The 53 Stations of the Tōkaidō Ōiso-juku (大磯宿) Hiroshige
The 53 Stations of the Tōkaidō
Ōiso-juku (大磯宿, Ōiso-juku)
Les Cinquante-trois Stations du Tōkaidō -The 53 Stations of the Tōkaidō-8e station- (Ōiso-juku）
We’ve walked 2.9 km from the Hiratsuka station, and today we have arrived at the Oiso Station. 8th station of the Tokaido.
My apologies. I walk very slowly. My philosophy is “slow and steady wins the race”
A view from the entrance of the Oiso station. The contrast between a shower and the sun-lit sea offshore is remarkable.
Oiso had been well known as a summertime resort in the Meiji, Taisho and Showa period, with the villas of key figures in the government and -business circles, including Hirobumi Ito (1841-1909), the first prime minister of Japan.
Here at Entaiji Temple, there is a tiger stone. It is said that Soga Juro’s (the hero of the tree greatest revenge stories) lover, Tora Gozen, became a stone out of grief over Juro’s death.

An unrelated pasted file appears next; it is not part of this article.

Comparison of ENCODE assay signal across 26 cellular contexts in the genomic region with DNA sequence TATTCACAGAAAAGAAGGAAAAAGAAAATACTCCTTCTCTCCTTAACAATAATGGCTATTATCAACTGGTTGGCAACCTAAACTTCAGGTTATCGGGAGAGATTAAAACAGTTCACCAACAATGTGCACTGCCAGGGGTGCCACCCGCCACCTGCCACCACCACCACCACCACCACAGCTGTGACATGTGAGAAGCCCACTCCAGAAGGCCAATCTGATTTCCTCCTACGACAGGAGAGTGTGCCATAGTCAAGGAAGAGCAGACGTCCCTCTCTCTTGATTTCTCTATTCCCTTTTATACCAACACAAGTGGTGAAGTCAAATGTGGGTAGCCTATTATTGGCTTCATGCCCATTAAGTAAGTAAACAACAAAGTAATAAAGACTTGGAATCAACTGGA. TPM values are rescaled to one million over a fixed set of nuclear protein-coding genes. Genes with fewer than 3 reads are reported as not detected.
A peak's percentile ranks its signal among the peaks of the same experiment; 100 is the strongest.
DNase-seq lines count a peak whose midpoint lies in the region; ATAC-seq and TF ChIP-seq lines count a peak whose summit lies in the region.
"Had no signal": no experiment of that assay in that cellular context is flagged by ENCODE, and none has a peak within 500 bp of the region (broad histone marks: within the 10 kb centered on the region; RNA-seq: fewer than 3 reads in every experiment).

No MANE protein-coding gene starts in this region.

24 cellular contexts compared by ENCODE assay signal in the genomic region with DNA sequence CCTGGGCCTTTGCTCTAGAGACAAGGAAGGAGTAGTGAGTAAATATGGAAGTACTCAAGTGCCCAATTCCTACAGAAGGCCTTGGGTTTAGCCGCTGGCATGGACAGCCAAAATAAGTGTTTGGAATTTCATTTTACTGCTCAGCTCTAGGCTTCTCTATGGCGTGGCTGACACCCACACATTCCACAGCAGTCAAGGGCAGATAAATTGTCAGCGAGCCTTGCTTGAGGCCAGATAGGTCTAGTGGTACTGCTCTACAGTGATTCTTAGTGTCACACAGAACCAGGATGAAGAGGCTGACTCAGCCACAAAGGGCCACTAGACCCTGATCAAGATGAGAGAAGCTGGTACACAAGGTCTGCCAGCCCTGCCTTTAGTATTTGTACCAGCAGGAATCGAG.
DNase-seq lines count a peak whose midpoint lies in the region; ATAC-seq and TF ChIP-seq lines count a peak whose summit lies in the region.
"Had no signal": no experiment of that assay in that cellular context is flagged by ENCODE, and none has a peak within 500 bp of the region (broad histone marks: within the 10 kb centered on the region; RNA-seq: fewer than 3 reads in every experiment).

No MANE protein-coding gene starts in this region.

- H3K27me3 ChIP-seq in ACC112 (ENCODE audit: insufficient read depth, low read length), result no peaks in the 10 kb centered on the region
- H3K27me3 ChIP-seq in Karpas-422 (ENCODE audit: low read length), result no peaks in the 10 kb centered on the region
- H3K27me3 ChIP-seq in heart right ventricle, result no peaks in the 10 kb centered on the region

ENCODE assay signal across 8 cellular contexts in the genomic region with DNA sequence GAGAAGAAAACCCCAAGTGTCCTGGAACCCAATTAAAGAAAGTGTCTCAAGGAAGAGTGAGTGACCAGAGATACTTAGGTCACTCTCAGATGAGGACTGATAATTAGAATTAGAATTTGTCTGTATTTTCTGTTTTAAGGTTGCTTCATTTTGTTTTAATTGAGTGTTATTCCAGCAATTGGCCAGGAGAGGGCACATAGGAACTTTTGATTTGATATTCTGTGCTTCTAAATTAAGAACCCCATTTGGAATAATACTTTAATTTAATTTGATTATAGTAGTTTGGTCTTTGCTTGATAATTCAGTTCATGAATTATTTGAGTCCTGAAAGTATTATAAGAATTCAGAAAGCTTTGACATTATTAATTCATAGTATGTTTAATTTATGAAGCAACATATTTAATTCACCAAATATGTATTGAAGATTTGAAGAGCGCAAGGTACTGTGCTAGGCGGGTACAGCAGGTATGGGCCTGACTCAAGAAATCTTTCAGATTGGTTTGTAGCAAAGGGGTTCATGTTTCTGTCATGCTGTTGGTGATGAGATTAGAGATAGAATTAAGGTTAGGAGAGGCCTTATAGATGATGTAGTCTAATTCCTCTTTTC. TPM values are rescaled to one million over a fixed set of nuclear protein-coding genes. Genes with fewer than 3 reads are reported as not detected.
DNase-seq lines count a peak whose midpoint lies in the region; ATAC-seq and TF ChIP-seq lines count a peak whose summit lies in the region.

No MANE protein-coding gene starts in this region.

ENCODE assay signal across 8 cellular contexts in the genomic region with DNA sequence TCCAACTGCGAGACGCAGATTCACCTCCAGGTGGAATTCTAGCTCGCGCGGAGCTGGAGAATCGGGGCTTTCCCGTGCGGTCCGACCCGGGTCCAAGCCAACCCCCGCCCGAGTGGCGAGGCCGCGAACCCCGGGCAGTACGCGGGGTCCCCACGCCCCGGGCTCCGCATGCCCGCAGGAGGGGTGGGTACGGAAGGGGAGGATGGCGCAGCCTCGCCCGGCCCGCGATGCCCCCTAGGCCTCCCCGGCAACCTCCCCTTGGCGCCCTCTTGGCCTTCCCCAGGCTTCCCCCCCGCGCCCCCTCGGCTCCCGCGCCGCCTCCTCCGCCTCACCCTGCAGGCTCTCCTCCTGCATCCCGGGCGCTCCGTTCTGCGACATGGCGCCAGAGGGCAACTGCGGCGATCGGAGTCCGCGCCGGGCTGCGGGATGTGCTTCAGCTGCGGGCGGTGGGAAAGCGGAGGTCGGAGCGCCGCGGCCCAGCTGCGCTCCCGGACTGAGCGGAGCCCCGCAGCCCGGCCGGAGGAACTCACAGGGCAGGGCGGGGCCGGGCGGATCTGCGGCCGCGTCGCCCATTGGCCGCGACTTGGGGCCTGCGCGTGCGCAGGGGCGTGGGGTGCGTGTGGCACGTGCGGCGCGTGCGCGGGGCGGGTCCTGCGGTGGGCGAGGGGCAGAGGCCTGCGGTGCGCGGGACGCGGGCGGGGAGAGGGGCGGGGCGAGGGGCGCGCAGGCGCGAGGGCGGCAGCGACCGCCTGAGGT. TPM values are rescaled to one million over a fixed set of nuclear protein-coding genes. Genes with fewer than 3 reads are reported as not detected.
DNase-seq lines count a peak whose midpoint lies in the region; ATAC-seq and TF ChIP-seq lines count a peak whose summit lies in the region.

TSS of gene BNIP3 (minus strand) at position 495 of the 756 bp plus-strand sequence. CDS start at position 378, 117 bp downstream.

Ōiso-juku (大磯宿, Ōiso-juku) was the eighth of the fifty-three stations (shukuba) of the Tōkaidō. It is located in the present-day town of Ōiso, located in Naka District, Kanagawa Prefecture, Japan. Ōiso-juku was established in 1601, along with the other original post stations along the Tōkaidō, by Tokugawa Ieyasu. In 1604, Ieyasu planted a 3.9 km colonnade of pine and hackberry trees, to provide shade for the travelers.
Ōiso-juku (大磯宿, Ōiso-juku) était la huitième des cinquante-trois stations (shukuba) du Tōkaidō. Elle est située dans la ville de Ōiso, dans le district de Naka, préfecture de Kanagawa au Japon. Ōiso-juku fut créée en 1601 par Tokugawa Ieyasu avec les autres stations originelles le long du Tōkaidō. En 1604, Ieyasu planta une colonnade de pins et de micocouliers longue de 3,9 km afin de fournir de l’ombre aux voyageurs.